Saturday, August 23, 2008

NeWSPaPeR 8.6.84

Publication: Democrat and Chronicle (Rochester, NY)
Date: August 6, 1984
Security guards at the Seneca Army Depot in Seneca County drag some of the 29 women apprehended for trespassing. The women crossed the fence at the depot during a Hiroshima-anniversary anti-nuclear protest.

29 Depot fence-crossers apprehended
Security staff handcuffs, photographs, releases peace camp members.
By Carol Ritter, Laura Meade and Janice Sue Wang

ROMULUS – Security officers apprehended 29 women who climbed over or crawled under a fence to enter Seneca Army Depot yesterday during the largest anti-nuclear demonstration there of the summer.

The 29, including six who authorities said also had previously entered the depot illegally, were among a group of more thatn 100 owmen who gathered outside the depot’s main gate on Route 96 to protest the nuclear arms race and commemorate the atomic-bomb explosion in the Japanese city of Hiroshima 39 years ago.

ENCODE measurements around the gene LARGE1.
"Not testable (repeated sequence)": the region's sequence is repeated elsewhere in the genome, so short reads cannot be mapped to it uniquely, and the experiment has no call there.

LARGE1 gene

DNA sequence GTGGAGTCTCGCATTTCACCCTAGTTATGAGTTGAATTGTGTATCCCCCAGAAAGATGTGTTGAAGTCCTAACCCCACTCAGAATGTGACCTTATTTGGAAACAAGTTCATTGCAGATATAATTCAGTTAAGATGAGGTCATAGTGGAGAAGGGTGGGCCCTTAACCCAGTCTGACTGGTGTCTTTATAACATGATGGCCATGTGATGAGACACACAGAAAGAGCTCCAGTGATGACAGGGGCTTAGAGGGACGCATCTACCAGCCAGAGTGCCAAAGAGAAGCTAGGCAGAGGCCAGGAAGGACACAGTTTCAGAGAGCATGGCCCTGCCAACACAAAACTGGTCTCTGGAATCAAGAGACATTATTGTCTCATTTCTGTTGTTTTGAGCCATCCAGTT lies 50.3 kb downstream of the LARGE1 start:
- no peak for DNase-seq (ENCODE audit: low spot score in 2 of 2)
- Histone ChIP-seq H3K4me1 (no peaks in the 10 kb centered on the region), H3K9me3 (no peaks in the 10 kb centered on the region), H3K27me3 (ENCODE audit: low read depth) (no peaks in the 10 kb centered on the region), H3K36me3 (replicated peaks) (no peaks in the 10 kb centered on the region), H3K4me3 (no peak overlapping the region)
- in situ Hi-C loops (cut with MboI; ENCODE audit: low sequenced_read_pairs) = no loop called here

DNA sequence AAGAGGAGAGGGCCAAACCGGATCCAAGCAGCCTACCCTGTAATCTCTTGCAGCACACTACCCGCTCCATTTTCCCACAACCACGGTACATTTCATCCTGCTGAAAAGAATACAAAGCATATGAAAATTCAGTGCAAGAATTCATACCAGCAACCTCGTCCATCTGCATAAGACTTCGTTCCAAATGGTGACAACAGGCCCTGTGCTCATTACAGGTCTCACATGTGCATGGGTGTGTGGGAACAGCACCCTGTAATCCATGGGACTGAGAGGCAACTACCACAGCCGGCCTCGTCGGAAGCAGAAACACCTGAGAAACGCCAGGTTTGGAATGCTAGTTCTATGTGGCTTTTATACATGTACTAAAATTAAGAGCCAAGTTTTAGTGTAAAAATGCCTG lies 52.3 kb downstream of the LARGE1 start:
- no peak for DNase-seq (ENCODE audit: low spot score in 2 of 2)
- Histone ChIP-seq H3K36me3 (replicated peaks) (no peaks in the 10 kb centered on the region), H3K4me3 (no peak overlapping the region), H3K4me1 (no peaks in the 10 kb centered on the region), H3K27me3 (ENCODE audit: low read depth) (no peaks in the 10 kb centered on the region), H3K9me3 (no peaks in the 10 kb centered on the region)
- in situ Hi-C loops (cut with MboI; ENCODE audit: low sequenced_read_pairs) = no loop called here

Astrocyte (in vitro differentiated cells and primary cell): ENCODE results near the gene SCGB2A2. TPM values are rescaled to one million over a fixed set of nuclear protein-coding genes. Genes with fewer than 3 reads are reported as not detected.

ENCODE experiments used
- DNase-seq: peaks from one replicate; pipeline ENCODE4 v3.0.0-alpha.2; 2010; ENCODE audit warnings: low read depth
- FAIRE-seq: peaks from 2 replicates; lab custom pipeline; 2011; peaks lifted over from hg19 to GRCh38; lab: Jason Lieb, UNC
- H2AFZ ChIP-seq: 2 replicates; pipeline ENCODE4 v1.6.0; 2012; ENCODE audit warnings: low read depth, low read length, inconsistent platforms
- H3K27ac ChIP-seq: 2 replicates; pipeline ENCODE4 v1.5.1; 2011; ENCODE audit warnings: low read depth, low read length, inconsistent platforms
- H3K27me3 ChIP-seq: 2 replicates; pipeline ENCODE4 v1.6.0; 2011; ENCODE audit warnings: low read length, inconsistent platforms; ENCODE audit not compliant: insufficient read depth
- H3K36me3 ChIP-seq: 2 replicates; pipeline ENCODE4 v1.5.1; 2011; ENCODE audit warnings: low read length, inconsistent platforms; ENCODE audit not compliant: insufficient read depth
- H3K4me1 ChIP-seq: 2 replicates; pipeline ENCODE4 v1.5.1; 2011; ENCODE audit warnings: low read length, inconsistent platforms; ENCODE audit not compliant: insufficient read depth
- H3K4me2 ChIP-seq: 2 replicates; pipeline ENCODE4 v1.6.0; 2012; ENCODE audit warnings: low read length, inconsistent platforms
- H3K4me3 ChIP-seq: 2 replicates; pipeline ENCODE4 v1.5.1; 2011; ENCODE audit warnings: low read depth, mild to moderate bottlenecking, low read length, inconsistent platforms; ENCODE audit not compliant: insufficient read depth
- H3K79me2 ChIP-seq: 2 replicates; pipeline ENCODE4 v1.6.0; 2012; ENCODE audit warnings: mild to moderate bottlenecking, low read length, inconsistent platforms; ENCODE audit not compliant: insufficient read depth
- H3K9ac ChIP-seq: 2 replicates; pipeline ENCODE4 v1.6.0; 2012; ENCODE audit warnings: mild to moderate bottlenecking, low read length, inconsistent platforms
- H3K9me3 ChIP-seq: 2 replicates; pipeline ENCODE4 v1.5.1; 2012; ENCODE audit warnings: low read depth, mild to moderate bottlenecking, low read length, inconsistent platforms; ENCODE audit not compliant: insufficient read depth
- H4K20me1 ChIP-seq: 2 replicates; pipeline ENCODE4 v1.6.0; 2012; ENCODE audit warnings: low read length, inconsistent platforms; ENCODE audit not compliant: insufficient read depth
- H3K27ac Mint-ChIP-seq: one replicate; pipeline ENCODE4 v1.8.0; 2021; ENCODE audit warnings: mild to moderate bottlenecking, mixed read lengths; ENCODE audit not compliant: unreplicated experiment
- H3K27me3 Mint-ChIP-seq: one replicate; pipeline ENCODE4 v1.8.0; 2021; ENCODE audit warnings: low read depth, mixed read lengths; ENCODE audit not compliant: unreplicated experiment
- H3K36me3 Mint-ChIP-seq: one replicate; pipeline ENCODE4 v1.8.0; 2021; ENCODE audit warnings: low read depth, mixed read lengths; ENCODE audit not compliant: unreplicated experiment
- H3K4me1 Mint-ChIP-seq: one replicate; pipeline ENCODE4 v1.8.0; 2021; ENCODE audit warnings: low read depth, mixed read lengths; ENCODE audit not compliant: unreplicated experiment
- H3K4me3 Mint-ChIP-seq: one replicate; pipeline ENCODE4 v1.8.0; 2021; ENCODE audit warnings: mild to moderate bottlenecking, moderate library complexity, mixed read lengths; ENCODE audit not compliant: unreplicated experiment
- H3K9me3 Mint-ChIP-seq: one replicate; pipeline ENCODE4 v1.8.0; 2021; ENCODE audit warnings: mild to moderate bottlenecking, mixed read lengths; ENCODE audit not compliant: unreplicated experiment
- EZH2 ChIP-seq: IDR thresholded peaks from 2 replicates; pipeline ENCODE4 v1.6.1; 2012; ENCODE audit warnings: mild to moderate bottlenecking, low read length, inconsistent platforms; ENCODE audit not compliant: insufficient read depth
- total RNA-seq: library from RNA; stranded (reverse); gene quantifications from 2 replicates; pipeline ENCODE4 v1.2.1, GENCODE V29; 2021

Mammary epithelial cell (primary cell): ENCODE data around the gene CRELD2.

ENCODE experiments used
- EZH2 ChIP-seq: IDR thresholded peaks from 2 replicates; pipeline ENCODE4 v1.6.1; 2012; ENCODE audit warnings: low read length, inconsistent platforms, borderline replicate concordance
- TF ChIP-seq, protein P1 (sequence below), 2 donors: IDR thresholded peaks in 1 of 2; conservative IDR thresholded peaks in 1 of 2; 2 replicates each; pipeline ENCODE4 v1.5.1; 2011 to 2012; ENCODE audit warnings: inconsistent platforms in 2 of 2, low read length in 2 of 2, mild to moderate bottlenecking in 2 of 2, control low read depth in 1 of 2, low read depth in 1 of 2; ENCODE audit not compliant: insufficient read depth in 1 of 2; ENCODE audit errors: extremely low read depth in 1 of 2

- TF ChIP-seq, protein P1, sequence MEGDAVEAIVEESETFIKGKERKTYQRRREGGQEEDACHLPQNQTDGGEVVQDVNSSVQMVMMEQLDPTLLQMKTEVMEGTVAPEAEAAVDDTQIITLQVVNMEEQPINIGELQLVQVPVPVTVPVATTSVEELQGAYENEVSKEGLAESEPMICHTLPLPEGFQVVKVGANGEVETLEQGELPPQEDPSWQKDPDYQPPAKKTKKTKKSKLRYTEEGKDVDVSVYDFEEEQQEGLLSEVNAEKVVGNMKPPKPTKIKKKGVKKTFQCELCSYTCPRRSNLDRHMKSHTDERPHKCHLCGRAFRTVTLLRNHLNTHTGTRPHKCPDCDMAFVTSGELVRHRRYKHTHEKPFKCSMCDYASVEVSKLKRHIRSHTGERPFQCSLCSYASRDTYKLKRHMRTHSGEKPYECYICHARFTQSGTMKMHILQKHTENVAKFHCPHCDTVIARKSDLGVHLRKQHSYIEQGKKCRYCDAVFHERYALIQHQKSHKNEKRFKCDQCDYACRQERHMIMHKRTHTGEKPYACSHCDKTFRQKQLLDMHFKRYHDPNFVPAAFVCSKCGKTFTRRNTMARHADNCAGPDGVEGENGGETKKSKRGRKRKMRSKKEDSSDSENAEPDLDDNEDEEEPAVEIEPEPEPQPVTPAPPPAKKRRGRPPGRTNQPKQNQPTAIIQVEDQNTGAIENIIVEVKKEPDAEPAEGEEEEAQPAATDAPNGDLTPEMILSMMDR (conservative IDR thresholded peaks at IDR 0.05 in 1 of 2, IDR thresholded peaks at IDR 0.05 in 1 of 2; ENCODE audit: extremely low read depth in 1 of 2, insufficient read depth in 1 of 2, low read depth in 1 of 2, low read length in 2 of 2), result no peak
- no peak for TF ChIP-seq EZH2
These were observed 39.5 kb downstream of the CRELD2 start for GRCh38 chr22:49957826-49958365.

The demonstration, called a “Day of Focus” by the women, fell almost on the anniversary of a massive demonstration at the depot last Aug. 1 that drew an estimated 1,600 women protesters.

The women taken into custody yesterday were handcuffed and photographed by the depot security staff before they were released. Depot spokesman Robert Zemanek said the six second offenders were given tickets ordering them to appear before a federal magistrate in Rochester, while the others were given letters barring them from further trespass on depot property.